In a response to last month’s surprising move of Texas and Oklahoma to the Southeastern Conference, the Big Ten, Atlantic Coast Conference, and Pac-12 announced Tuesday they have agreed to work together in what the leagues called “a collaborative approach surrounding the future evolution of college athletics and scheduling.”

In a 45-minute video conference with reporters, commissioners Kevin Warren of the Big Ten, Jim Phillips of the ACC and George Kliavkoff of the Pac-12 discussed a need for stabilize a volatile environment in college athletics. Including Penn State, the three conferences are represented by 41 teams.

“One of the things that we learned from COVID last year is that we live in uncertain times,” Warren said, “so I wouldn’t say this is a reaction to Texas and Oklahoma joining the SEC. But I think to be totally candid, you have to evaluate what’s going on in the landscape of college athletics.

“But with all the things that we are facing, which we’ve talked about on numerous occasions, and where we really are, this is a year for seismic shifts and I think it’s really important to make sure that you are aware of all these different things going on, that we do all we can to protect our individual conferences and build strong relationships.”

Phillips noted that the history of college athletics shows that “one expansion of a conference usually has led to another, to another, and to another.

“To the three of us, we felt the stabilization of the current environment across Division I and FBS and Power 5 in particular, was a chance for a new direction, a new initiative, that I don’t think has ever been done before, and felt that that was the most appropriate step at this current time.”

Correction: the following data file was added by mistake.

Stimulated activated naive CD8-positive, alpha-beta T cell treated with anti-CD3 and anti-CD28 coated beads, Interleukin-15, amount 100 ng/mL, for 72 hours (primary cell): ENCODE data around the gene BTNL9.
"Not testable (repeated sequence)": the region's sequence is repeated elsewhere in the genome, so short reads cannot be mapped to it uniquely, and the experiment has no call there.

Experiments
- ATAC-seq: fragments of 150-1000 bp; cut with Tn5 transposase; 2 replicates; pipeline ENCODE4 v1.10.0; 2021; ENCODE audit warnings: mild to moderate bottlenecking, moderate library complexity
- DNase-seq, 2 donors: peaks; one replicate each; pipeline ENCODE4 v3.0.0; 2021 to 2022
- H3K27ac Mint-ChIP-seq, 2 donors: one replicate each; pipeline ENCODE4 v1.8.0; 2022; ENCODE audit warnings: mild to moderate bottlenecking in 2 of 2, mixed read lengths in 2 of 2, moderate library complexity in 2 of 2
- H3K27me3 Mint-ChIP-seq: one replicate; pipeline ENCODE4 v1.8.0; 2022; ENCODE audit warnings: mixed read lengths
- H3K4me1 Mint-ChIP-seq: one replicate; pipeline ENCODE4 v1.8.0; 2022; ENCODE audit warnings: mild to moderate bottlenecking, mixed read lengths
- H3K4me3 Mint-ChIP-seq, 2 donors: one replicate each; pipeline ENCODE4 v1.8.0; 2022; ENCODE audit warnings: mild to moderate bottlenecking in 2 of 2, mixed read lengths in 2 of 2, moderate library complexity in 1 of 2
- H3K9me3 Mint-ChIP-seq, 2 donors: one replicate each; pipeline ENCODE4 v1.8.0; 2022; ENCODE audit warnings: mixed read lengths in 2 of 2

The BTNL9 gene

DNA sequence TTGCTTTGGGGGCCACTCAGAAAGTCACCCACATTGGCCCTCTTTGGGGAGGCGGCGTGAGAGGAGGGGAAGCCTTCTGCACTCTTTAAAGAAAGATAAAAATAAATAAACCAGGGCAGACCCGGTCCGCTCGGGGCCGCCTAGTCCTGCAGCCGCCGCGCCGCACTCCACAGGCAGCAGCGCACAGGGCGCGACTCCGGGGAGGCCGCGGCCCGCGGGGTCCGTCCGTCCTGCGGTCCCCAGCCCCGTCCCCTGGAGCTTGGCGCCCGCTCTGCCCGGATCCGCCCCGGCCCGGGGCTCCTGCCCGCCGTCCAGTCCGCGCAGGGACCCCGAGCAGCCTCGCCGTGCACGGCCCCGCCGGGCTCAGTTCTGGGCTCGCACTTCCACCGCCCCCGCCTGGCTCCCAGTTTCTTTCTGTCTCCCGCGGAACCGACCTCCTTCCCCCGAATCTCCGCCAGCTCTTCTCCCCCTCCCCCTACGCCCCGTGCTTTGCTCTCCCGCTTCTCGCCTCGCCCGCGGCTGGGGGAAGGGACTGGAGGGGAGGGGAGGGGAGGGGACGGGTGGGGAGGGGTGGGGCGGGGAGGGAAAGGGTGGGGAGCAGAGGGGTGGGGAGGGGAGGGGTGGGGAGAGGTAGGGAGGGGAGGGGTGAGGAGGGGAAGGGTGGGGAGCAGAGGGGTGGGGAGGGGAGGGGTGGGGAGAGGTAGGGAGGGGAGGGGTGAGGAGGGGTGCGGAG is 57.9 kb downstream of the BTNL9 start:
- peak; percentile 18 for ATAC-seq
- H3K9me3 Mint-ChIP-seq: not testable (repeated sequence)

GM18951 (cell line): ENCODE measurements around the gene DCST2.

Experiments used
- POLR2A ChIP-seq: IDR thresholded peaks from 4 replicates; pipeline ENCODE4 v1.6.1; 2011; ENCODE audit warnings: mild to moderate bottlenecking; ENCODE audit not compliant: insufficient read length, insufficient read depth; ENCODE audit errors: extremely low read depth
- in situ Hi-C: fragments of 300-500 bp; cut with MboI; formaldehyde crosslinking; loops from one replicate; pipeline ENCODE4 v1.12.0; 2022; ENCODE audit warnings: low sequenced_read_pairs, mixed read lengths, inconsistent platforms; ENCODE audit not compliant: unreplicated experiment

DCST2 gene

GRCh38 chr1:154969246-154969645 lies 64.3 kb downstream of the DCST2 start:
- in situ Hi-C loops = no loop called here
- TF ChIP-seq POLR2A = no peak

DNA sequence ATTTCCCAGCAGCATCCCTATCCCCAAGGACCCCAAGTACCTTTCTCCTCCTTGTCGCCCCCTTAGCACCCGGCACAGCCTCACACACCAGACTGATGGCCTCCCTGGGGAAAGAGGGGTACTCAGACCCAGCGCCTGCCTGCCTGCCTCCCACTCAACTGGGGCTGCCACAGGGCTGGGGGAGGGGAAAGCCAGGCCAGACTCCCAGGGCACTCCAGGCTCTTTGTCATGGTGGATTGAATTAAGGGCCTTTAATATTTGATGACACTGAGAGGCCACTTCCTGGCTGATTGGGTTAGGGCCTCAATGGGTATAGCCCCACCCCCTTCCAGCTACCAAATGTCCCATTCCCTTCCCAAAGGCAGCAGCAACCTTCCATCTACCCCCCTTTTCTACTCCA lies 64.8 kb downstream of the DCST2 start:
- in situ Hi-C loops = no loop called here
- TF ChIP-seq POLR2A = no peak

The conference alliance also has a scheduling component for football as well as men’s and women’s basketball designed to create new inter-conference games. Football games usually are scheduled well in advance, although Warren said the commissioners “have promised each other that we’re not going to interfere with any existing contracts that exist.”

Penn State’s nonconference schedule is complete through 2024, with home-and-home series versus Auburn in 2021 and 2022, and with West Virginia in 2023 and 2024.

However, the Big Ten and Pac-12 each play nine conference games while the ACC plays eight. It may take a while to get every league to the same number.

“We have a contractual commitment through the ends of our rights agreements to play nine conference games,” Kliavkoff said, “so to move to fewer games in sooner than three years, we’d need to have a partnership with ESPN and Fox to do that. I think there’s a compelling argument that the games that we could replace those with, if they were in the alliance, would be very compelling and worth making that move sooner.”

Kliavkoff also said there is no signed agreement among the three conferences, noting, “We didn’t even focus on that, didn’t even talk about that.”

The alliance also will discuss the proposal unveiled in June to expand the College Football Playoff from four games to 12. The commissioners of the other Power 5 schools, Greg Sankey of the SEC and Bob Bowlsby of the Big 12 – were among those who worked on the plan.

Warren and Kliavkoff said they support the expansion, but Phillips said the ACC hasn’t made a final decision.

The commissioners also said it is vital for the Big 12 to survive despite the eventual departure of its two most popular members. Texas and Oklahoma will be headed to the SEC no later than 2025.

“We want and need the Big 12 to do well,” Phillips said. “The Big 12 matters in college athletics. So I can just tell you that we’ll be watching what occurs here.

“This group in particular will be very interested to see what happens and to do everything that we can to try and make sure that college athletics looks similar to what it is today – the numbers of opportunities, the commitment to one another, the support of one another during really difficult moments, which we’re faced with right now.”